Safari Club International and SCI Foundation (collectively Safari Club) hosted the first ever Latin America – US Leadership Forum at the 2016 SCI Convention earlier this month. The forum is a new venue for information sharing on wildlife trade policy and collaboration on sustainable-use conservation issues. Wildlife experts and government delegates from around Latin America, including Brazil, Mexico, and Peru participated.
The Latin America – US Leadership Forum brings together stakeholders to discuss common approaches to wildlife conservation, particularly with regard to the Convention on International Trade in Endangered Species of Wild Fauna and Flora (CITES). CITES is an international treaty among 182 nations that ensures the sustainability of trade in thousands of species of animals and plants.
Poaching and illegal wildlife trafficking is not unique to any one part of the world. Latin America also struggles with these problems. Much of the meeting was devoted to discussing national anti-poaching strategies.
South America is an extremely diverse continent with a rich hunting heritage. The Amazon rainforest is a global biodiversity hotspot. Brazil alone is home to perhaps 20% of total global biodiversity. The alpine cloud forests of Peru and the Andes host a variety of endemic species found nowhere else on Earth, including a number of primate species. Many Latin American countries have natural resource-based economies that depend upon the utilization of wildlife.
SCI Foundation has a history of supporting conservation projects in Latin America, including projects on jaguars in Paraguay and Sonoran bighorn sheep. Jaguars are an iconic species of Latin America. The big cat needs vast amounts of protected habitat, which will require international collaboration. Safari Club can help enable this international collaboration by bringing nations together.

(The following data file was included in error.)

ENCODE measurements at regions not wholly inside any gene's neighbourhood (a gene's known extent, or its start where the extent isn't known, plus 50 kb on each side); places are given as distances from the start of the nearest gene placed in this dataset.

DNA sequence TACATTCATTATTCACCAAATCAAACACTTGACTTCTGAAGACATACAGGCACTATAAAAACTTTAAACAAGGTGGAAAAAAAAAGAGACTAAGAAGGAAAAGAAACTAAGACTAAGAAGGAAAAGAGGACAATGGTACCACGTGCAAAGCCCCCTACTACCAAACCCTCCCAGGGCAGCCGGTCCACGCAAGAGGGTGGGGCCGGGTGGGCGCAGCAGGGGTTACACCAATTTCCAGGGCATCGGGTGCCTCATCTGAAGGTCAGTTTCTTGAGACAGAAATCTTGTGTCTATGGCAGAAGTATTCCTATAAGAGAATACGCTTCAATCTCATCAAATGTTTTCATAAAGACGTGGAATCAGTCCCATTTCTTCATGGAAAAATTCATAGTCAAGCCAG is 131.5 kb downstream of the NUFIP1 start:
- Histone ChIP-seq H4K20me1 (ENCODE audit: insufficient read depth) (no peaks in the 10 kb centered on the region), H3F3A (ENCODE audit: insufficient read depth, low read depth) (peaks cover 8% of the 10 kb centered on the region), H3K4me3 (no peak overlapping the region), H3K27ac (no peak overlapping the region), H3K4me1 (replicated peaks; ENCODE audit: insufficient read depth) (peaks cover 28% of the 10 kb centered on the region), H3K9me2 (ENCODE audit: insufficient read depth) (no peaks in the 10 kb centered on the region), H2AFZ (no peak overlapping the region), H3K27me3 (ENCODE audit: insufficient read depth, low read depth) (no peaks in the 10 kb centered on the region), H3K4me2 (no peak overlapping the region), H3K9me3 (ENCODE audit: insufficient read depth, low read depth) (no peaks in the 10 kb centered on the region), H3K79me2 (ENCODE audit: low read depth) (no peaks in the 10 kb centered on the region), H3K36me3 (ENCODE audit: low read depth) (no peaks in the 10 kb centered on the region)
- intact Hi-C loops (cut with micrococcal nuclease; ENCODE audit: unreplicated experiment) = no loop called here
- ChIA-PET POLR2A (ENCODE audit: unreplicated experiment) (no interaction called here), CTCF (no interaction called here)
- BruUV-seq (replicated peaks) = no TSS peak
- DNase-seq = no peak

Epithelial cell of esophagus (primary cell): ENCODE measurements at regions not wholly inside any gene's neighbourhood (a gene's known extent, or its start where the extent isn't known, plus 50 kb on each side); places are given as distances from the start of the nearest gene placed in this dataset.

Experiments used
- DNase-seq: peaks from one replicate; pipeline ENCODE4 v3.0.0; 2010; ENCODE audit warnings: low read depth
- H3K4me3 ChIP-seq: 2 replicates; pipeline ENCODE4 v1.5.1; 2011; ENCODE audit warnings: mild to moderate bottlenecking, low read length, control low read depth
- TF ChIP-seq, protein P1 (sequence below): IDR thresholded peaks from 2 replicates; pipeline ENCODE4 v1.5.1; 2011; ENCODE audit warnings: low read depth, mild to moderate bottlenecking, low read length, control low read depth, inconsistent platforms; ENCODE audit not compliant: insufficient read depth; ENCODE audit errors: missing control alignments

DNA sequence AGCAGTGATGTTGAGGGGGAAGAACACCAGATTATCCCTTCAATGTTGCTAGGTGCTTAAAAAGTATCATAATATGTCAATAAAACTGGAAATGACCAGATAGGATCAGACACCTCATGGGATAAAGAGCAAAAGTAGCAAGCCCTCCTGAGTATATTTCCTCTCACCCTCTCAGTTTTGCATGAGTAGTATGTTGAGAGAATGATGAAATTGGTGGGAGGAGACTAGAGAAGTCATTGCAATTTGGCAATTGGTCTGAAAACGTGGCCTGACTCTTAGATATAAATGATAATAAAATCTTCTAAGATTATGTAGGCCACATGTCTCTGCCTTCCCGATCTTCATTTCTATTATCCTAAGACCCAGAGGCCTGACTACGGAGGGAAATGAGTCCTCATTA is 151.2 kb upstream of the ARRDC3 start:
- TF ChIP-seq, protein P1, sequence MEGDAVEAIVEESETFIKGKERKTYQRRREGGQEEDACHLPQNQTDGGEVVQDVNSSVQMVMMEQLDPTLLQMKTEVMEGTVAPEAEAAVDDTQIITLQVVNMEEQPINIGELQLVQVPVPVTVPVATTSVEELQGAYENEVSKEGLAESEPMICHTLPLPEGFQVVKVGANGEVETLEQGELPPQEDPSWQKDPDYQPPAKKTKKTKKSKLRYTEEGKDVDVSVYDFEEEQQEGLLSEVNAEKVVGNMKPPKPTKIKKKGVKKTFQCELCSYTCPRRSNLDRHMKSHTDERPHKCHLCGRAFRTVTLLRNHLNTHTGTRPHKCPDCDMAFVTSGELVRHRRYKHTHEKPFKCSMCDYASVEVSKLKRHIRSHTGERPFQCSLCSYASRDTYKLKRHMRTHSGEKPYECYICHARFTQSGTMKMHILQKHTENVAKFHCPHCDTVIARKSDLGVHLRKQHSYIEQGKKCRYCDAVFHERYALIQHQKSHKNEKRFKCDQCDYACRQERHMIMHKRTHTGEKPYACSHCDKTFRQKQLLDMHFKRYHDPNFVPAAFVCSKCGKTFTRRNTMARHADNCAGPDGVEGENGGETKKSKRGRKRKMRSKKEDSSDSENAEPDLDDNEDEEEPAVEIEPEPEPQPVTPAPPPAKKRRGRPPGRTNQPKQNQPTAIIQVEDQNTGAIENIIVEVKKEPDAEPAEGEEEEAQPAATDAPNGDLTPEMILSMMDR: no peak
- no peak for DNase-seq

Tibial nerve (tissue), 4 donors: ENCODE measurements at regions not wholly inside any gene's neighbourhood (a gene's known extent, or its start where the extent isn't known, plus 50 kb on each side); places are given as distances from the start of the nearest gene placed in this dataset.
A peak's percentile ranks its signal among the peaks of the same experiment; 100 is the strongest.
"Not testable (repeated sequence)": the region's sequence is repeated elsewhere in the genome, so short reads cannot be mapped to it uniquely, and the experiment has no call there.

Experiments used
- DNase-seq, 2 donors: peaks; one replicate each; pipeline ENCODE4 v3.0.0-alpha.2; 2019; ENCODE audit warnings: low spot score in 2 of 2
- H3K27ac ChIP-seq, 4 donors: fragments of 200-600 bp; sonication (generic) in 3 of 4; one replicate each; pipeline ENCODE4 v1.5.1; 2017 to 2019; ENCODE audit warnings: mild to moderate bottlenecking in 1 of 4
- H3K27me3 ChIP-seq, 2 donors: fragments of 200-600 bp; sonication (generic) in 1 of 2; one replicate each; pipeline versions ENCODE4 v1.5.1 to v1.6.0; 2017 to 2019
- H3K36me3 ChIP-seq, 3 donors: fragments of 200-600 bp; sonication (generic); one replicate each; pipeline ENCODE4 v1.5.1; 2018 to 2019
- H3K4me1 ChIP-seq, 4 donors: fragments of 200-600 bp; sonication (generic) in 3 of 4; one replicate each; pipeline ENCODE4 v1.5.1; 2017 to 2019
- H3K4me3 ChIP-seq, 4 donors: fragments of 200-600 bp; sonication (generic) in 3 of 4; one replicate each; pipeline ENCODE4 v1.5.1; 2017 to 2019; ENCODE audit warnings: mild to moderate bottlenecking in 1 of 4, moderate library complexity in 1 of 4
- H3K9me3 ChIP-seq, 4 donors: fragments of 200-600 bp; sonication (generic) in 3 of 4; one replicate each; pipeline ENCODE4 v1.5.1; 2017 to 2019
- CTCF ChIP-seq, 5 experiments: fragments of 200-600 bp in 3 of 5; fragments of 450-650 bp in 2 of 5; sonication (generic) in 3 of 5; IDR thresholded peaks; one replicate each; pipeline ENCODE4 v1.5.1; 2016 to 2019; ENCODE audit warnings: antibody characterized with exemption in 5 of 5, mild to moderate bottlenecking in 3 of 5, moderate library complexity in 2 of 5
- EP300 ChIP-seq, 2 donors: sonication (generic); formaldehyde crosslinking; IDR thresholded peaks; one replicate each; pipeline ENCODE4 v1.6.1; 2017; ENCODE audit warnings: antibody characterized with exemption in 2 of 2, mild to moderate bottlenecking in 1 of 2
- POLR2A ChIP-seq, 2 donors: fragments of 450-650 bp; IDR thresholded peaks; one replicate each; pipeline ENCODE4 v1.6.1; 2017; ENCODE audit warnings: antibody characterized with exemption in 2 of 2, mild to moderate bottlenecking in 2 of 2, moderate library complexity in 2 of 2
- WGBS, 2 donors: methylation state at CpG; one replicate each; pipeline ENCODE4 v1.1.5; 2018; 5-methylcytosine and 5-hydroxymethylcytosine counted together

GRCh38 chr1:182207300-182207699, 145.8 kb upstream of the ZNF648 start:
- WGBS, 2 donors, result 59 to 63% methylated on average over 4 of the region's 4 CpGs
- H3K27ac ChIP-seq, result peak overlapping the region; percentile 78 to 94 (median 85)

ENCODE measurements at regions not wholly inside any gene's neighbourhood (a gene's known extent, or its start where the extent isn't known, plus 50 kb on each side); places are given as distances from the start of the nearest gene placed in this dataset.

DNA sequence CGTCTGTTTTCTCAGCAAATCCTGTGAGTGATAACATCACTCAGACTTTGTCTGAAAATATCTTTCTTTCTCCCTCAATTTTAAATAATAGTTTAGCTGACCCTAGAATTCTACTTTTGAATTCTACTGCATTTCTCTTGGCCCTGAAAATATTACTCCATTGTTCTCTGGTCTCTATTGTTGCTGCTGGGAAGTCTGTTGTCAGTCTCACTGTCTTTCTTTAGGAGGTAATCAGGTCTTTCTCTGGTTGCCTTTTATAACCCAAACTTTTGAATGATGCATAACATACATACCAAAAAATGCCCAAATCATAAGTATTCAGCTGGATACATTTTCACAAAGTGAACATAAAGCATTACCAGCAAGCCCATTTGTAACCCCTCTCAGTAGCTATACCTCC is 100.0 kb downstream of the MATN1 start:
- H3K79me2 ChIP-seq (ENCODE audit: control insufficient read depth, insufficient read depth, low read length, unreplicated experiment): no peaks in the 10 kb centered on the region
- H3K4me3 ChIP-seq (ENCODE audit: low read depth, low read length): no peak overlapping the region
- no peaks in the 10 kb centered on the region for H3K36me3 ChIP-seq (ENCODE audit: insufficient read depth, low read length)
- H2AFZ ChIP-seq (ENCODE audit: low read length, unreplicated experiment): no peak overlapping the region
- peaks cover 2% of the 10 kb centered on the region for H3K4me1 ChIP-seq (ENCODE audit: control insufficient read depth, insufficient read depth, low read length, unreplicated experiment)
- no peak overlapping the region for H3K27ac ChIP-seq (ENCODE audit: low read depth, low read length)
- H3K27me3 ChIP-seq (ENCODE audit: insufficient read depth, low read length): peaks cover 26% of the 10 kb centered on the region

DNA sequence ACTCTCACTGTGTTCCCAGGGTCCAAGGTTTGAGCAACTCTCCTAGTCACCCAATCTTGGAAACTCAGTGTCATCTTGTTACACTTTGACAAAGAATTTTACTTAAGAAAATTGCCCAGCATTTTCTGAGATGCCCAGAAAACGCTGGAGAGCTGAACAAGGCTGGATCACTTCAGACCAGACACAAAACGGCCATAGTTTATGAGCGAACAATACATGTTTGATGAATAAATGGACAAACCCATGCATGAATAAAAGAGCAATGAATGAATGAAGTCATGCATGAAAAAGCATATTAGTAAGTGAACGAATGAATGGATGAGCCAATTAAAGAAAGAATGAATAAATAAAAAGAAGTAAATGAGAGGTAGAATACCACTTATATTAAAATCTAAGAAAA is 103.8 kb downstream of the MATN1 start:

Safari Club works to ensure that sustainable-use benefits to both people and wildlife are protected in the international policy arena. As anti-hunting sentiment grows throughout North America and Europe, it is increasingly important for the sustainable-use community to reach consensus with regard to CITES and wildlife policy. Safari Club is working to build cohesive approaches and strengthen relationships within the Latin American region. The Latin America – US Leadership Forum is the start of a bright future for collaboration between Safari Club and Latin American countries on policy and wildlife conservation.
For more information on Safari Club’s work at CITES, read this First For Wildlife post.
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